Penny Whiley wins first place in the 3-Minute Thesis Faculty Final

Hudson Institute PhD candidate, Penny Whiley, has won the Faculty of Medicine, Nursing and Health Sciences Three Minute Thesis Competition for her presentation explaining how her research into a very ‘importin’ protein called Importin 5 (IPO5) will identify processes that are essential for male fertility.

Penny Whiley wings first place in the 3-Minute Thesis Faculty Final.
Penny Whiley

Penny won the 3-Minute Thesis Faculty final with her presentation, ‘Very ‘Importin’ Proteins make Very Important People!’, after placing first  in the senior category of the School of Clinical Sciences competition. She will now represent the Faculty as a finalist at the Monash University 3MT Final on Wednesday, 25 August 2021 (TBC). This winner will progress to the Asia-Pacific 3MT Competition.

Penny is undertaking her PhD in the Testis Development and Male Germ Cell Biology Research group within the Centre for Reproductive Health.

About Penny’s research

Male infertility is becoming increasingly common, and unfortunately in Australia 1 in 100 men don’t produce any sperm at all, a medical condition called ‘azoospermia’. “Our lab discovered that deletion of IPO5 in the cells that are precursors to sperm causes male sterility in mice, which is identical to that seen in men with azoospermia. This suggests that IPO5 is vital for sperm production” Penny says.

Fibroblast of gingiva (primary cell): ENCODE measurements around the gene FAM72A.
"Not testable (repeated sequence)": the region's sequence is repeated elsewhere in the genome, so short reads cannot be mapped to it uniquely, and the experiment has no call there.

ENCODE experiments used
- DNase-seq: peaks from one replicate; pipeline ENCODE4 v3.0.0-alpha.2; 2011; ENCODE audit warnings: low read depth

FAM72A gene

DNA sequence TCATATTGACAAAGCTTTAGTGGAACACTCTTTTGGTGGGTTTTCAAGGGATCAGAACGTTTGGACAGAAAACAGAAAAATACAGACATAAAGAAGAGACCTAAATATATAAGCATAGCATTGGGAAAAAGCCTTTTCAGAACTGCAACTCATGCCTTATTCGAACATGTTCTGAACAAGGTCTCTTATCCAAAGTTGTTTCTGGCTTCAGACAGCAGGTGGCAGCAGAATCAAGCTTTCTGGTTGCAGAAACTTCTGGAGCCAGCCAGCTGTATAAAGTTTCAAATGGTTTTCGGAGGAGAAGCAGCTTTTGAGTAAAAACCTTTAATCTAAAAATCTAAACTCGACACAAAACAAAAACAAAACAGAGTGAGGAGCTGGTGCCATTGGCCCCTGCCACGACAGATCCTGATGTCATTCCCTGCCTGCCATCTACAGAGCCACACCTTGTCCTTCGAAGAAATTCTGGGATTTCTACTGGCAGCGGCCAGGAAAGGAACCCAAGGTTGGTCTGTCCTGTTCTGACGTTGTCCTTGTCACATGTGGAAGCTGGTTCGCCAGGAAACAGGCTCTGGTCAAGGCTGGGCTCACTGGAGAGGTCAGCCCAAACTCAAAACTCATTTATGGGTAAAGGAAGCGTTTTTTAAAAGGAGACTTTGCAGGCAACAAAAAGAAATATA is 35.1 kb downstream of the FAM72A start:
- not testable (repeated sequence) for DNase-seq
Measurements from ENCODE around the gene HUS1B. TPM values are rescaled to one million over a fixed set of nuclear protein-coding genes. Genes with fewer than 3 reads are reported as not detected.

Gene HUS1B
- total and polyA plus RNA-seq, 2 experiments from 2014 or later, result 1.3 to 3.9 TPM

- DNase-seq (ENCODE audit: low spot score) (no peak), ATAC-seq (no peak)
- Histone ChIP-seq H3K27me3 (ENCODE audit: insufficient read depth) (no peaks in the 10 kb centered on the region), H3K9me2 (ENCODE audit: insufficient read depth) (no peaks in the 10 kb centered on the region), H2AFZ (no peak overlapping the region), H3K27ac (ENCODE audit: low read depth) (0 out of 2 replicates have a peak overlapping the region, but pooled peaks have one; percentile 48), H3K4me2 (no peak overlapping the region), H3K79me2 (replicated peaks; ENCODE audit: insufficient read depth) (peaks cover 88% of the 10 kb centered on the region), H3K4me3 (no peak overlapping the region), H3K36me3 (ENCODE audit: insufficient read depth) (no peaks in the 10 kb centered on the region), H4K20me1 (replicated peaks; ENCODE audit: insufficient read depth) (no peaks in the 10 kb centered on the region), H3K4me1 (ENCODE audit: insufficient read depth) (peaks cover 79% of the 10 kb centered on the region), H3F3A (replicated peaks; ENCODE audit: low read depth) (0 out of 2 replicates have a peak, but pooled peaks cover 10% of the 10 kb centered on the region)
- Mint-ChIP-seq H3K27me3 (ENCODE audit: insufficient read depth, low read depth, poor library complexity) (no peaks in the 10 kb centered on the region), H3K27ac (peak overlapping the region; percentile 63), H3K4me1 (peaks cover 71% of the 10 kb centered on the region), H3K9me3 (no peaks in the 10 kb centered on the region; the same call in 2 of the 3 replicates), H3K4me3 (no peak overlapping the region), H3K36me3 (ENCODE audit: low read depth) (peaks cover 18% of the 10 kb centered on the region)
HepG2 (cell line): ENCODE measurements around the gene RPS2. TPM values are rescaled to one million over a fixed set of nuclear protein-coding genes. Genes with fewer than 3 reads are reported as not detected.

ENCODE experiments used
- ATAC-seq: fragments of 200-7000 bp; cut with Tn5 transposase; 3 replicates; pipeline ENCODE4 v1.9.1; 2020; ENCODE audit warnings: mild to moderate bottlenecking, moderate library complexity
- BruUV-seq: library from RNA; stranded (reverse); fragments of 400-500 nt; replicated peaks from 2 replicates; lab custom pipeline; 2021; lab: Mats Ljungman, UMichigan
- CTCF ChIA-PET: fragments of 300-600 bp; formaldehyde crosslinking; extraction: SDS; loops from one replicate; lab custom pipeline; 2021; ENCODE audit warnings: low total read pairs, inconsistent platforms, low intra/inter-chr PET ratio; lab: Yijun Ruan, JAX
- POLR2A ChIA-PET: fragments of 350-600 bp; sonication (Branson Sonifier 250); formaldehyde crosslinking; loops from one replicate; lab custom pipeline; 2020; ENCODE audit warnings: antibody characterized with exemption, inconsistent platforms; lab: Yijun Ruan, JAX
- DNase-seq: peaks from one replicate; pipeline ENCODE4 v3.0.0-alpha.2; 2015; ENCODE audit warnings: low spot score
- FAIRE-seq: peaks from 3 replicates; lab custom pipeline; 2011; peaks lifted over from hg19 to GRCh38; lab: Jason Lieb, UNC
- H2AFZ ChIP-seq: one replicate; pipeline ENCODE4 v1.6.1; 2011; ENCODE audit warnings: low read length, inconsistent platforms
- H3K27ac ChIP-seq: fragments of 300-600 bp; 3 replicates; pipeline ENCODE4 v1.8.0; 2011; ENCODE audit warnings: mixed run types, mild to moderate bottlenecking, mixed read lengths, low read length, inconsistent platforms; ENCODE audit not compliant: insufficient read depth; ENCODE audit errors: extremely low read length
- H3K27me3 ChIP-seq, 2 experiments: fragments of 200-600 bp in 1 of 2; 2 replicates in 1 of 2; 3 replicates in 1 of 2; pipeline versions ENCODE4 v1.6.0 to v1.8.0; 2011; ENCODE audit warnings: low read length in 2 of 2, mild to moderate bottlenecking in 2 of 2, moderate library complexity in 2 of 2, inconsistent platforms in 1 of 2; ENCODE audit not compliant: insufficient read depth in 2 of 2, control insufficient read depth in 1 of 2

In her talk, Penny cleverly describes how the IPO5 protein acts like a truck and transports a very specific set of cargo from the cytoplasm of a cell and delivers it into the nucleus where it’s put to work. As part of her PhD, Penny is using an antibody to capture the IPO5 protein and its cargo in the germ cells and will use a mass spectrometer to identify what each of these important cargo proteins are.

How can this research improve male reproductive health?

Penny explains “Our research will identify the proteins that are critical for sperm development. This project will help us understand how and why conditions like azoospermia exist and ultimately provide avenues for developing new therapies so families can keep making their very own VIPs.”

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